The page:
He read about it and had a book about it but Kentucky was far away and he had a family to raise and a farm to look after.
Now strangely his daughter is in that far away state and very close to the massive cave that so interested him.
The cave most likely has branches under our farm. The tourism aspect of the cave is as large as it is and everywhere we go we see billboards for tourist attractions linked to the cave and the National Park that surrounds it. The cave has more than 400 miles of explored passageways and is designated a UNESCO world heritage site.
However my father would have been horrified at the other things tourists need to have to make a holiday fun for the entire family! As big as the cave is and as beautiful as is formations are commercialism is the way of the world.
Mini golf, haunted houses, rock and gem stores, antique and collectable businesses abound. You can see that tourism has not always been kind to this region. Failed businesses dot the roadside and abandon and moldering hotels along the road are slowly being taken over by under growth and bush. Some of these old motels have been saved and put to use as apartments, a few have been renovated and are still housing tourists and travellers as they roam the country.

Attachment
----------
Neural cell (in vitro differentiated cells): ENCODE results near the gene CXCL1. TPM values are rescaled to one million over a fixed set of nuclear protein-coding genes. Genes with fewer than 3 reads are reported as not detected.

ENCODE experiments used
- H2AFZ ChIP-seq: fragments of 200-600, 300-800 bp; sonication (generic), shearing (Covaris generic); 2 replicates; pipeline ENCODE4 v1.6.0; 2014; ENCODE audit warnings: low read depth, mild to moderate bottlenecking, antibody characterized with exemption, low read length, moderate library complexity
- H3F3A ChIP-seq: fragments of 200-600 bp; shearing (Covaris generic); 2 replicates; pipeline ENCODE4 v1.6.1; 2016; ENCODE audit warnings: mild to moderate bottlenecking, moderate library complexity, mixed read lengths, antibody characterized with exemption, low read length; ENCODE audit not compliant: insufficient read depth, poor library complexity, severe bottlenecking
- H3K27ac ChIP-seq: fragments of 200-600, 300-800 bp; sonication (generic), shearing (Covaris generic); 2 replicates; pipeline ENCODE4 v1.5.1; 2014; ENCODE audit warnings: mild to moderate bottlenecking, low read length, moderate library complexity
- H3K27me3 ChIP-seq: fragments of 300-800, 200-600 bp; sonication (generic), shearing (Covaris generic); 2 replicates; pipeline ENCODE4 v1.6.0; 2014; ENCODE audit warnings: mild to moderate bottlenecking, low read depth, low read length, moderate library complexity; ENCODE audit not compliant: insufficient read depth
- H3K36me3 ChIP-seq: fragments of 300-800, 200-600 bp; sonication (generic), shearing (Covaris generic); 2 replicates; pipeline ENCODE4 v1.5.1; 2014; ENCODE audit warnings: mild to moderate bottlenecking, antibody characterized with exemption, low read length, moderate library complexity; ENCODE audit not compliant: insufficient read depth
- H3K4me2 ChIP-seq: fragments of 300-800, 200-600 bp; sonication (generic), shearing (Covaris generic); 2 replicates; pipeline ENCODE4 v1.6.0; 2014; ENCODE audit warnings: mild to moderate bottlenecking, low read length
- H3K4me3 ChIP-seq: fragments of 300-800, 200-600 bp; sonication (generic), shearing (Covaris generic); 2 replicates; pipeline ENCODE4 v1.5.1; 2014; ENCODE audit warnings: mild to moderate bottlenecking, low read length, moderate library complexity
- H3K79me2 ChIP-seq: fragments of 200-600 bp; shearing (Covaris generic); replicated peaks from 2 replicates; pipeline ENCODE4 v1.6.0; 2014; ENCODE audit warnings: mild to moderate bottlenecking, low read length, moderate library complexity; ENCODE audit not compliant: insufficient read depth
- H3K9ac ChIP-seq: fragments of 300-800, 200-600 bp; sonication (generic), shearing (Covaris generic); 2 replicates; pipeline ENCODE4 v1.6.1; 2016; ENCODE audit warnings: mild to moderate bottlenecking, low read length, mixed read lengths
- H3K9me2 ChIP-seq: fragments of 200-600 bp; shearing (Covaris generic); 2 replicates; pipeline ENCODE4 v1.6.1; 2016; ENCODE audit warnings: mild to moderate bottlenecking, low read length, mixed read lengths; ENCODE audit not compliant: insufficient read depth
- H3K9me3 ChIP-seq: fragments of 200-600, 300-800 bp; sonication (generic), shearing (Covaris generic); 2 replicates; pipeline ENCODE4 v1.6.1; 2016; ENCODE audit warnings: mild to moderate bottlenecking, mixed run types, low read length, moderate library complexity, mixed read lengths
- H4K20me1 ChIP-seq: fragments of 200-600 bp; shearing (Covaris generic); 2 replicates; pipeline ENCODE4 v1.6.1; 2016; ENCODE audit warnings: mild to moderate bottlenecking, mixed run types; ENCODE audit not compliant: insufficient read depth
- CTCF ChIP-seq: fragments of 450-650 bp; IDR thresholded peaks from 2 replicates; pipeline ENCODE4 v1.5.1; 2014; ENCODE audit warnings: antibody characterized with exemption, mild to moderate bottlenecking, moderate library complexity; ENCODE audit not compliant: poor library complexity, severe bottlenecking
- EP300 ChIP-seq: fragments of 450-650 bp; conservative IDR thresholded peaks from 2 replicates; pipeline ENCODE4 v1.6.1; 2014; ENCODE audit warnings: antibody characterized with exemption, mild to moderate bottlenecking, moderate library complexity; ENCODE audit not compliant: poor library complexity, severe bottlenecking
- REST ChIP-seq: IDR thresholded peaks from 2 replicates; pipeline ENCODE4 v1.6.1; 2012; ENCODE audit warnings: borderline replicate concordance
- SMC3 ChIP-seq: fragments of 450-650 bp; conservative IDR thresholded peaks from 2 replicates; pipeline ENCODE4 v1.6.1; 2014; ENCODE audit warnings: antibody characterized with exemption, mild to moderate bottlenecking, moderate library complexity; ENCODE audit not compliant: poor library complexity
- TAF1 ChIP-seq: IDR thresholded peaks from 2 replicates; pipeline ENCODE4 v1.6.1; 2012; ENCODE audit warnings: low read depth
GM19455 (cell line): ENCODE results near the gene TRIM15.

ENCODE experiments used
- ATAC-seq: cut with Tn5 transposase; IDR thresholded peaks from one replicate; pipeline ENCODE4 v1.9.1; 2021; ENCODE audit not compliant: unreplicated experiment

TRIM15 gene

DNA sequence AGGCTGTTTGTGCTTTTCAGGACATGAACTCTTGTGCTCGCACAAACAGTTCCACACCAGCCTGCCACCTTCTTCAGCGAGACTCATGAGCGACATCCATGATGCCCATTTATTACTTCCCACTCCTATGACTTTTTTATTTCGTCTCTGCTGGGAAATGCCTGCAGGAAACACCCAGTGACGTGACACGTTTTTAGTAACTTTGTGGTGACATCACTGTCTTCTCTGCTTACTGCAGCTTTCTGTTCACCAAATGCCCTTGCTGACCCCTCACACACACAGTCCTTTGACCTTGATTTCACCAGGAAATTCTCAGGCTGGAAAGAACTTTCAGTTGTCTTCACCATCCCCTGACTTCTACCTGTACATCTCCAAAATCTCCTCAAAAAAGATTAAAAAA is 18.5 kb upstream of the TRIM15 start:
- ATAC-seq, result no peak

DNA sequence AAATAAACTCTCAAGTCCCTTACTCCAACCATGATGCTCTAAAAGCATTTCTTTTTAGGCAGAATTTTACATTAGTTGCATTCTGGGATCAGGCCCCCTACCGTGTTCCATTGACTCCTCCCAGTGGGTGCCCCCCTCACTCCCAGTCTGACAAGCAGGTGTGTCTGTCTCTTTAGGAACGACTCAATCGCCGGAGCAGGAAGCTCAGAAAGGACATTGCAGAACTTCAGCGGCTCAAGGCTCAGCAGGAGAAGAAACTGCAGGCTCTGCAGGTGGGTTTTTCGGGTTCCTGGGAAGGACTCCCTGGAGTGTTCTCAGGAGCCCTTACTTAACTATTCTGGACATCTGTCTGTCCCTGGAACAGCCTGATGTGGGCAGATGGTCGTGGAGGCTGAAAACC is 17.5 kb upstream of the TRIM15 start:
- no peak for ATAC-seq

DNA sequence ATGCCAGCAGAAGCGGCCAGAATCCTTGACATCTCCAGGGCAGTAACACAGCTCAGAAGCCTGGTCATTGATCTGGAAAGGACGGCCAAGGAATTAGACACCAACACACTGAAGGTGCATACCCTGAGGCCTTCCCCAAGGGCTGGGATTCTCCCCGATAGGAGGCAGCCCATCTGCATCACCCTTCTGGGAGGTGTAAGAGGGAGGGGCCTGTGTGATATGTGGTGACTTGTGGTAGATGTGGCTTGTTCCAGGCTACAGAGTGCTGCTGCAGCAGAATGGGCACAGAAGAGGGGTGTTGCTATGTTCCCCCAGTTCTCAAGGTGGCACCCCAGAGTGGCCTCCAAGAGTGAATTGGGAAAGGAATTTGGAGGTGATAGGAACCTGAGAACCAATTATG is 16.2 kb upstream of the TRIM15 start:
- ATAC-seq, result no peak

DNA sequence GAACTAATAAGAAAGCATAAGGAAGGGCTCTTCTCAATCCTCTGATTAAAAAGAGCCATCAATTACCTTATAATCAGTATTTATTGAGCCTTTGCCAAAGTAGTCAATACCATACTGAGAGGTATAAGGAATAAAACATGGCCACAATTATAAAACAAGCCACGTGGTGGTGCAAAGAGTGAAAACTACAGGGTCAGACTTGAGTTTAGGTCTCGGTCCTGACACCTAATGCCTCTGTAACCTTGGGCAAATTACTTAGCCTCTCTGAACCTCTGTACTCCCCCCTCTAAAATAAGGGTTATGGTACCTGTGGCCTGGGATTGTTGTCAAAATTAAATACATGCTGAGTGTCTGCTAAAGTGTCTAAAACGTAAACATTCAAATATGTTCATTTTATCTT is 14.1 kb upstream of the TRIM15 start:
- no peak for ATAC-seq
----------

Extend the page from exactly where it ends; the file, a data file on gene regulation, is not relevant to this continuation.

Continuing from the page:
Some of the more unique motels like Wigwam Village are showing their age but are also showing signs of hope, new paint and owners lovingly restoring the geometric designs around the windows. These old teepees have seen the style of accomodations change. Now it seems hotels and motels are cookie cutter and run by mega chains.
Everywhere you go you see enormous billboards advertising this or that, stables, ziplines, black light mini golf, paintball and of course the caves.
The relief you get from this barrage of commercialism is palpable when you cross into the National Park itself. The land here is untouched for the most part, hiking paths and bike trails occasionally cross the highway but the woods are untouched and wild...deer graze unafraid beside the road and it is peaceful.
We have not toured the mighty cave yet, but I have to admit I find it a bit strange to be so close to a place father talked of and was so interested in.
We will take the time when things slow down and we are moved properly, until then I will marvel at the strange combination of the commercial cave business and the preservation of the natural world around the cave that dominates this region.
I think "Dad" would have got a real kick out of the Wigwams!
Take care everyone and God Bless.